It seems like a smart idea. Some of those who have invested in bitcoin, a virtual currency that has seen incredible gains over the past year, are considering using their profits to fund house purchases. With an increase of nearly 1,500% posted since this time last year, many are hoping their gains will provide a handy property deposit.
But not so fast. According to recent reports, bitcoin investors are coming up against concerns from lenders and brokers alike. One of the main advantages of using cryptocurrencies such as bitcoin is that the holder of the coins remains anonymous. This means the source of the transactions cannot be traced or accounted for. While most people who have bitcoins will not have done anything illegal to get them, the currency is known to be used by criminals to hide their tracks.
Why does bitcoin pose a problem for would-be property buyers?
Lenders are required to comply with money laundering regulations when approving loans for their customers. They must know where the money used for a deposit comes from. Proof could come in the form of bank statements confirming the cash is held on deposit. If parents or other relatives are providing cash, they must provide a letter confirming this.
But since bitcoin is a virtual currency and the only evidence of it is the digital address it is held at, there is no way to confirm the currency belongs to the person who says it is theirs. There is also no way of confirming it has not been laundered.
Does this apply to all lenders?
No. While some are flat-out refusing to consider cryptocurrencies as sources of a deposit, others are more open-minded. With that said, those that would consider bitcoin still need extensive proof the currency was not obtained illegally. That proof could be impossible to provide, thanks to the secretive and anonymous nature of digital currencies.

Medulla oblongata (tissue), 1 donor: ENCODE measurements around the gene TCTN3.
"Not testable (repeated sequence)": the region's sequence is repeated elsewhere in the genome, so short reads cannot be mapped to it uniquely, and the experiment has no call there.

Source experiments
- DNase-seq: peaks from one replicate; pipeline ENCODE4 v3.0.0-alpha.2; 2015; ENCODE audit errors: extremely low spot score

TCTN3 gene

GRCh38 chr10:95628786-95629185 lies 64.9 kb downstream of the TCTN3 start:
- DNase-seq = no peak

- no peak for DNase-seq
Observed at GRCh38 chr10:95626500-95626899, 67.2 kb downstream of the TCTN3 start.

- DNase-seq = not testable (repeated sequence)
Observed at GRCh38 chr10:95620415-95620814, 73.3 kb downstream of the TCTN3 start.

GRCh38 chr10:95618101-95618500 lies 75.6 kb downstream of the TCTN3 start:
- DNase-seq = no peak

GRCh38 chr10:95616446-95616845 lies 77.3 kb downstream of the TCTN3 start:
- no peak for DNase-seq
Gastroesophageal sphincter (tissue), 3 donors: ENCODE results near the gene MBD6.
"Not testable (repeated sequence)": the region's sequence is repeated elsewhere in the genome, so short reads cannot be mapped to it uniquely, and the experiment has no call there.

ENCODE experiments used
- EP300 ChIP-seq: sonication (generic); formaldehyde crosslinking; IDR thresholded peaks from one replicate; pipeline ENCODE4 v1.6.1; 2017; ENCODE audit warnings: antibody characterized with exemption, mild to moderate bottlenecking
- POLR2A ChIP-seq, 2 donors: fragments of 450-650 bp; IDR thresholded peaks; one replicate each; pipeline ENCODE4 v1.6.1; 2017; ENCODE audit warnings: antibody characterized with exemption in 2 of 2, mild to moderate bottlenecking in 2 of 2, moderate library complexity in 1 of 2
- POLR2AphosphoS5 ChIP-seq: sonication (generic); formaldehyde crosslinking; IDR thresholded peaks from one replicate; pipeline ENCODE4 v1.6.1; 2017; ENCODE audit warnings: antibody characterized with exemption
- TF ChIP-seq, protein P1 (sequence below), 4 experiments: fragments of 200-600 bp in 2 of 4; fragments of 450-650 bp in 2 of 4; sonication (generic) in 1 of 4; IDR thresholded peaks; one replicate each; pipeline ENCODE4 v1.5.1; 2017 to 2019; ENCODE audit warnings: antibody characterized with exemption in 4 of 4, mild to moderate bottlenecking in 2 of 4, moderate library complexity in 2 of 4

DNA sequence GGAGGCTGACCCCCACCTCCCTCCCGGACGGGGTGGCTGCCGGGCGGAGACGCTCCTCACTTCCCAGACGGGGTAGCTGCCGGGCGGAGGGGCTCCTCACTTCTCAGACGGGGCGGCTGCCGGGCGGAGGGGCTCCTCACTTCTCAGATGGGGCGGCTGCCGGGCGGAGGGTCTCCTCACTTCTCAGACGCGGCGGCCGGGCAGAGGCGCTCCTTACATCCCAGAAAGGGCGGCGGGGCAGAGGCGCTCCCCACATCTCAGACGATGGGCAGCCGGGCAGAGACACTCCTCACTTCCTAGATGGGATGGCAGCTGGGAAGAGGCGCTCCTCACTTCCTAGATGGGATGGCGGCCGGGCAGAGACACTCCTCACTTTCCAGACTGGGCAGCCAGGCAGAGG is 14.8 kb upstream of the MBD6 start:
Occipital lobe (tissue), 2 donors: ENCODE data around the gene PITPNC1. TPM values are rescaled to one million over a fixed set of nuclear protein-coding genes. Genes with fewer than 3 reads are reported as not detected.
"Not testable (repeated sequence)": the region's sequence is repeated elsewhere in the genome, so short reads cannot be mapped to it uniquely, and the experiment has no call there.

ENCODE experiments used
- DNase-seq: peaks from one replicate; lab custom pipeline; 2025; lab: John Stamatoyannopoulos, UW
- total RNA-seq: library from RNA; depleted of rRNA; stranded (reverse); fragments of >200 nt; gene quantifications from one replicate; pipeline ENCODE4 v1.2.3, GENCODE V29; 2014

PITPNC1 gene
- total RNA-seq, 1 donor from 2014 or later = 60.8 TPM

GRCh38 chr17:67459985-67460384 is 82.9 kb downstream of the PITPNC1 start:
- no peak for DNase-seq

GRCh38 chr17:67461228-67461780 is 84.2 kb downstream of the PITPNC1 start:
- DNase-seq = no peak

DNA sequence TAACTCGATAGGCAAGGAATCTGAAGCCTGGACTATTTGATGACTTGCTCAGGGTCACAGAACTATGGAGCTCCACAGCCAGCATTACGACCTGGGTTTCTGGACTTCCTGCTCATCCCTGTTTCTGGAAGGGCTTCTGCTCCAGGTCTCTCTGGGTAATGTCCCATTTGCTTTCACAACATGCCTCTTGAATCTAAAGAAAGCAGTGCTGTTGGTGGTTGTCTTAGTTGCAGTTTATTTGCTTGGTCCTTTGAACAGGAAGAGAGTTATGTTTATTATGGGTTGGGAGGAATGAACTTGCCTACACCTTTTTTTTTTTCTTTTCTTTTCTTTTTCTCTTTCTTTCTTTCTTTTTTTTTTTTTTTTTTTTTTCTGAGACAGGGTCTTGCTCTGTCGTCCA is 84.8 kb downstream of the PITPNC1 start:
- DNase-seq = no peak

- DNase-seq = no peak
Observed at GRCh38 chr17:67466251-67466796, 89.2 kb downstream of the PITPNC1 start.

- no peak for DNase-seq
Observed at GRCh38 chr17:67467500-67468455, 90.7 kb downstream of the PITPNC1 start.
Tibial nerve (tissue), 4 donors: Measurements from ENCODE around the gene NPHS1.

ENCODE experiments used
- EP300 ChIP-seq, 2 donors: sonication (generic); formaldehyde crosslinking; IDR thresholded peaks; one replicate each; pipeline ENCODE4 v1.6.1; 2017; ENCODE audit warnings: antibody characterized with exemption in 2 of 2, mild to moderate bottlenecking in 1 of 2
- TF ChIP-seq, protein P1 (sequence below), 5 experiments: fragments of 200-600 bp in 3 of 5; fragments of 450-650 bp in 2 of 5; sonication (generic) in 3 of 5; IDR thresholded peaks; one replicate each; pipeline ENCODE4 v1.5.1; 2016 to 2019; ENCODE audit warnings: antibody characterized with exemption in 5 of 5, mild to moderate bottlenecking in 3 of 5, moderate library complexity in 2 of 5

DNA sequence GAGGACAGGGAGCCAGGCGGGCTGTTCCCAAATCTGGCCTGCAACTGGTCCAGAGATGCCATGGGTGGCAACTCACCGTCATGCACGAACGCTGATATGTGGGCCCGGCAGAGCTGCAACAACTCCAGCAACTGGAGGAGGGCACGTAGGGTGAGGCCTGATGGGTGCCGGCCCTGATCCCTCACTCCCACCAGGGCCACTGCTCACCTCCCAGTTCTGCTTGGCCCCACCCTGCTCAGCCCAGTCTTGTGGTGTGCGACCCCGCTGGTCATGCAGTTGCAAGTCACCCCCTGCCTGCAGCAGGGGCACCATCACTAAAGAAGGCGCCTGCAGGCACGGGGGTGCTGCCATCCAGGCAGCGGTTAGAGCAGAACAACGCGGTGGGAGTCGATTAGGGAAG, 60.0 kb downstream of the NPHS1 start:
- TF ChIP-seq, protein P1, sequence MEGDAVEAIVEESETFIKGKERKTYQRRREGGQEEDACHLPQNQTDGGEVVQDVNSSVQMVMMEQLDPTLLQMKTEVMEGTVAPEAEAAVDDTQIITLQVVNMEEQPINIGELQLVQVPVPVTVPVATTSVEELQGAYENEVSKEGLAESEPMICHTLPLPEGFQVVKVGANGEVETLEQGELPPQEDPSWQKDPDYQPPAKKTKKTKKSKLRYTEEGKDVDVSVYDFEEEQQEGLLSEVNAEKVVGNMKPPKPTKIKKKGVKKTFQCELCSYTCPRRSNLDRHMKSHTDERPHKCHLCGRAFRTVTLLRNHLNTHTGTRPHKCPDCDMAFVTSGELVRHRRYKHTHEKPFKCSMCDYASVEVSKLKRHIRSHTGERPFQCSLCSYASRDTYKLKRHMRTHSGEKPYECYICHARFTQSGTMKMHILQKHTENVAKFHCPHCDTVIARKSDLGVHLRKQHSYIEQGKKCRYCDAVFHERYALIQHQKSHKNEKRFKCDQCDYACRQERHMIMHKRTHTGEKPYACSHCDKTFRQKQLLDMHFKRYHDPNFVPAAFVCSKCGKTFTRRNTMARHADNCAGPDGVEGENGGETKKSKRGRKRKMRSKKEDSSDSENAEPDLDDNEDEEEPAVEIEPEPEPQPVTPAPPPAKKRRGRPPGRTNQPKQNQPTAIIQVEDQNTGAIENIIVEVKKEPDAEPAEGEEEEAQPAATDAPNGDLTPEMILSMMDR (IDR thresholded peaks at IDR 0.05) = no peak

“It does present a predicament for many bitcoin investors who were hoping their profits would help get them onto the housing ladder,” said Darren Pescod, CEO of The Mortgage Broker Limited. “I’ve heard of one person with a £40,000 deposit for a property, derived from bitcoin investments, and it was all but useless to him. It’s understandable banks and building societies need to have proof the money hasn’t been laundered, but it does pose a problem for investors. They have the money they need for a deposit, yet they cannot use it.”
Experts have suggested it might be possible to turn the bitcoin into cash and to pay the proceeds into a bank account. Once it has been sitting there for a few months, it could be accepted. However, if the lender asks for proof of where the money came from, it would return the would-be buyer to square one.
The newness of virtual currencies means there is no precedent for this situation. With money laundering rules prevailing, this isn’t a problem that is likely to go away soon.